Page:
Fjord escort: a road trip to northern Norway
Oslo has good food, design and culture, but for spectacular scenery, nothing matches the west coast and the north. A drive along the famous coastal road will provide a lifetime of memories and photographs.
Drive north from Bergen on the first morning â" start early if you want to make it all the way to Ã lesund on day one â" alongside and across fjords on the E16 before stopping for a salad lunch at riverside restaurant Pikant (Â£13, with cinnamon biscuits, quiche, cherry tomatoes, walnuts and strawberries) in FÃ¸rde (175km/3 hours). You could also take a break in one of the many charming villages you drive through. Naustdal, for example, a few kilometres north of FÃ¸rde, is where my mum lives. She has a kitchen view to die for: fjord, salmon river, beach, mountains, islands and the countryâs most westerly glacier.
Continue north for 14km to Storebru,then drive along the north shore of Eikefjorden before heading through extraordinary scenery to the small city of Ã lesund, 214km and five hours north of Naustdal. From this roadany surfers really ought to take the 40km detour (at Ã heim village) to Hoddevik, one of the worldâs best and most secluded surf spots, where a beautiful beach sits between steep hills.
Ã lesund was destroyed by fire in 1904 â" but with only one fatality â" and, after Kaiser Wilhelm supplied shelters and building materials, was rebuilt under the direction of top Norwegian architects in art nouveau style. It became a centre for the resistance to Nazi occupation in the second world war.
Climbing the 418 steps to the Mt Aksla viewpoint allows visitors to fully appreciate the beauty of this seaside town, with its pastel-coloured houses, stone harbour and backdrop of mountains and distant islands. The seafood is world class, and at XL Diner (mains from Â£33) dishes such as pan-fried cod tongues and monkfish cheeks are served at tables on a glass floor, with underwater views.At Hotel Brosundet (doubles from Â£126 B&B), room 47 is in the lighthouse at the end of a jetty, a five-minute walk from the hotel itself.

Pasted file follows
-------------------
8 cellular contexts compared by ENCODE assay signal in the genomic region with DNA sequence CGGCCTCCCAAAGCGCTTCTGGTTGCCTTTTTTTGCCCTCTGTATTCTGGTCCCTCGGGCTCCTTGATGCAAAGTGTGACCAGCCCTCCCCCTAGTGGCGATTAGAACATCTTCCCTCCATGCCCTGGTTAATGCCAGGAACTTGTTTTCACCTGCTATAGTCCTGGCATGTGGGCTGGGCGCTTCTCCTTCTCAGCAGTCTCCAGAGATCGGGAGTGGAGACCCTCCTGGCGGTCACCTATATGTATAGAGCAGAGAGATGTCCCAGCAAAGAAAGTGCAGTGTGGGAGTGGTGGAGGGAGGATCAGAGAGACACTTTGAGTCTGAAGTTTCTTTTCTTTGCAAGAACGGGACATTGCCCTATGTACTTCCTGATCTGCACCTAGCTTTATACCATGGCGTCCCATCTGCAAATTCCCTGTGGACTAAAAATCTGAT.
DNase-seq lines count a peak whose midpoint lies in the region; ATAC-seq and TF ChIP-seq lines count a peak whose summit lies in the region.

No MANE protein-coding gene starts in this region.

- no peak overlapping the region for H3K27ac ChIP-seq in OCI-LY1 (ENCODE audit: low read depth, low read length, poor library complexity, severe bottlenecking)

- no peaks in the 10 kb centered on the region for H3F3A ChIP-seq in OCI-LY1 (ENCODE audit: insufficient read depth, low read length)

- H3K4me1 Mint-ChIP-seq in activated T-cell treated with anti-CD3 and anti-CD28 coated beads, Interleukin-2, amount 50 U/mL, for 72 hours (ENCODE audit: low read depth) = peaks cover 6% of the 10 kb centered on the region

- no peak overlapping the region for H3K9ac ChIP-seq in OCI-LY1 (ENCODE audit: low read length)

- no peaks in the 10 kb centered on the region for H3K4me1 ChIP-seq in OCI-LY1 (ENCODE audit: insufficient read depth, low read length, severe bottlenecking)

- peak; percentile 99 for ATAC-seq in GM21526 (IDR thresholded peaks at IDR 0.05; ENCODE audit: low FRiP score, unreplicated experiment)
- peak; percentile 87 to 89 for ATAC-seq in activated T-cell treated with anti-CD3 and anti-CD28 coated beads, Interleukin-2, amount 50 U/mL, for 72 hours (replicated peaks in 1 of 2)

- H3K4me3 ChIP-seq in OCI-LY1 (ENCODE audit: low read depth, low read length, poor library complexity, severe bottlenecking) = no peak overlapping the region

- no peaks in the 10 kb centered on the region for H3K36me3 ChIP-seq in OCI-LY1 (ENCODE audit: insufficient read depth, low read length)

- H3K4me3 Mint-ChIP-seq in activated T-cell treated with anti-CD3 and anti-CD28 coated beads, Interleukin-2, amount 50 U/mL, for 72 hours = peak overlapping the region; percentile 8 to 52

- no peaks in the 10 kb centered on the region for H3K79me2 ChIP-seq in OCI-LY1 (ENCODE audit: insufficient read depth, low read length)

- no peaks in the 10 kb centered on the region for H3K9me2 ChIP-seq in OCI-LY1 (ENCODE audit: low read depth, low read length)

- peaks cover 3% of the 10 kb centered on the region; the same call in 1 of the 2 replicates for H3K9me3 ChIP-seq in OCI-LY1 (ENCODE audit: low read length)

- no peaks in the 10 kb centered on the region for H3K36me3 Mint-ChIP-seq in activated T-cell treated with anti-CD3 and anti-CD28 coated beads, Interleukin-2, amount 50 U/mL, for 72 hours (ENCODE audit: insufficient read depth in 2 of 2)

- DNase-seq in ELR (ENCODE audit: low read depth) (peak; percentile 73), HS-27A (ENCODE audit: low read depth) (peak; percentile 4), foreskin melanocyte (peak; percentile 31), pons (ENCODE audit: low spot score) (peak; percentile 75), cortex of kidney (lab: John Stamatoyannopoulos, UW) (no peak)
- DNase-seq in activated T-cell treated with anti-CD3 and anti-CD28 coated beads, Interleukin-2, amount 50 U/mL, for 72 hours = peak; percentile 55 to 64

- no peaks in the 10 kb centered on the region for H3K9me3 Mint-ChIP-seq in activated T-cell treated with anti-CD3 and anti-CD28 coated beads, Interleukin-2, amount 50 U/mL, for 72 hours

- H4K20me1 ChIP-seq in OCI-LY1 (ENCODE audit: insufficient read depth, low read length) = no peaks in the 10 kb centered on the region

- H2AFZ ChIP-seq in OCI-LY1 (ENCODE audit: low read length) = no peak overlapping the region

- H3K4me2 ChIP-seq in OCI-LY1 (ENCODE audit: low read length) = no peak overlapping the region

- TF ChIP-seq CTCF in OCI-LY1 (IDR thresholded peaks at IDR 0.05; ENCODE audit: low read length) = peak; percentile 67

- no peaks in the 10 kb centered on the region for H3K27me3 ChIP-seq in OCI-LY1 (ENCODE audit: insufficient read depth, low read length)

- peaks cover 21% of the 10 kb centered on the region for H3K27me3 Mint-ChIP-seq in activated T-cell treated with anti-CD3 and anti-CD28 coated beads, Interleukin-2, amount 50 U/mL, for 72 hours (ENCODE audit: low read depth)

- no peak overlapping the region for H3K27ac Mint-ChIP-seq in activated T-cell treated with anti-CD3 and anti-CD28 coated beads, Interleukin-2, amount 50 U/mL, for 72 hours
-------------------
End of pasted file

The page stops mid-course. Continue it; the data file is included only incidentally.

The destination on day two is Molde (207km including ferries). Start by driving into the rugged SunnmÃ¸re Alps. Here you have to take some car ferries (from SolavÃ¥gen, Standal and Hellesylt) offering spectacular views of three fjords. Have lunch on board â" svele, which are semi-sweet pancakes with brown goatâs cheese are the ferriesâ signature snacks. From
On day three, the iconic Atlantic road to Trondheim has dramatic bridges, including Storseisundet (top picture), between Molde and Kristiansund (72km/1hr 20min), crossing so me of the wildest bodies of water conquered by road builders. Youâll need your windscreen wipers â" and a fishing rod will come in handy. Unless you catch your own lunch, eat fish and chips in Kristiansund harbour at the old-fashioned MÃ¦tt & Go Eteri og Landhandleri. The Seivika-TÃ¸mmervÃ¥g ferry awaits 40km east. Everything is relative, but the scenery en route to Trondheim (190km/3 hours) may come across as a bit mundane in comparison with what you have seen so far. The city is, however, buzzing with restaurants and nightlife, so spoil yourself by eating at RÃ¸st Teaterbistro (set menu of new Nordic cuisine food such as ceviche of haddock with a kimchi from Â£49). Britannia Hotel (doubles from about Â£150 B&B) in the middle of town will cure any homesickness. And its breakfast is legendary.Up all night in Norway: land of the midnight sun Read more